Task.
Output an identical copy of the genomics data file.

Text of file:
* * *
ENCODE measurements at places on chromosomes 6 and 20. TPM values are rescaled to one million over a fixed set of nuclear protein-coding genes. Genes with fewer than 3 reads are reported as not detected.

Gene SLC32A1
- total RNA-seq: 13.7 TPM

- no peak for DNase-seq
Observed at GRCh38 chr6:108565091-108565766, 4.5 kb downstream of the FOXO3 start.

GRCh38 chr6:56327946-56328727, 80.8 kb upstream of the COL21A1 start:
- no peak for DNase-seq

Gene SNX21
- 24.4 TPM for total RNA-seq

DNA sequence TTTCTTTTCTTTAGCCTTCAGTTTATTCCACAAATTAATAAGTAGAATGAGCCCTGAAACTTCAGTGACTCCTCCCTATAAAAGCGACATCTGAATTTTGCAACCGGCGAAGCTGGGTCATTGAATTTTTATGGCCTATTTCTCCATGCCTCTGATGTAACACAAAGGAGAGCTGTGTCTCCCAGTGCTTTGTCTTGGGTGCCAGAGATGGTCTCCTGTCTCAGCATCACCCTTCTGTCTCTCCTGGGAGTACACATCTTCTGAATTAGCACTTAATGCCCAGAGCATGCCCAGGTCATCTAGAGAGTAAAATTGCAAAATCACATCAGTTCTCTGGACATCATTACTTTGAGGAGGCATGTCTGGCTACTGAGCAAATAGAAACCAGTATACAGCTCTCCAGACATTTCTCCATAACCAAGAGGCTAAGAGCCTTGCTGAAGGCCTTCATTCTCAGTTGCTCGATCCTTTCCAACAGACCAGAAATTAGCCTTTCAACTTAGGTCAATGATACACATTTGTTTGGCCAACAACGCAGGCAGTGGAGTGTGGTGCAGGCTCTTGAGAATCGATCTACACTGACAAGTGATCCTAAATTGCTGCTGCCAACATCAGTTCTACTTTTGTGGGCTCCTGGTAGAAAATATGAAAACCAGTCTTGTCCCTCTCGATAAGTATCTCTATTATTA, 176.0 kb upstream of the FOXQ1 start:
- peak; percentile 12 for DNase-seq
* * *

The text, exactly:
ENCODE measurements at places on chromosomes 6 and 20. TPM values are rescaled to one million over a fixed set of nuclear protein-coding genes. Genes with fewer than 3 reads are reported as not detected.

Gene SLC32A1
- total RNA-seq: 13.7 TPM

- no peak for DNase-seq
Observed at GRCh38 chr6:108565091-108565766, 4.5 kb downstream of the FOXO3 start.

GRCh38 chr6:56327946-56328727, 80.8 kb upstream of the COL21A1 start:
- no peak for DNase-seq

Gene SNX21
- 24.4 TPM for total RNA-seq

DNA sequence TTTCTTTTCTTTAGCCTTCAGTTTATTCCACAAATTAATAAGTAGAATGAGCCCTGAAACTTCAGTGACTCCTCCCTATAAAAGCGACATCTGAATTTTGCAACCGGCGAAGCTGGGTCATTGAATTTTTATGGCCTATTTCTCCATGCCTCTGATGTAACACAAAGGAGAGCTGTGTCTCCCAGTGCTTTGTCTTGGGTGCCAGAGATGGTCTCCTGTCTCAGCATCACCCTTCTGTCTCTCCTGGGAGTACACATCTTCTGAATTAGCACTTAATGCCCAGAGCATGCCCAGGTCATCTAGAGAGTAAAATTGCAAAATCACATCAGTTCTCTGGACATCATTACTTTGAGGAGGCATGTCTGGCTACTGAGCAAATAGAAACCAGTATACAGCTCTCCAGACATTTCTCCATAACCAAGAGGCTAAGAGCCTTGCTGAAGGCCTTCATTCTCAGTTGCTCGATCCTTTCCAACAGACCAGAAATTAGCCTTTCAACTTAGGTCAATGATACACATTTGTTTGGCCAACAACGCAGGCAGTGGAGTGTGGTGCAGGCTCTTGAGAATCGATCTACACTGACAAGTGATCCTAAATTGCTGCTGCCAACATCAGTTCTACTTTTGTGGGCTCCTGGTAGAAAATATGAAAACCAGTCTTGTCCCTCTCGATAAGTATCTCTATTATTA, 176.0 kb upstream of the FOXQ1 start:
- peak; percentile 12 for DNase-seq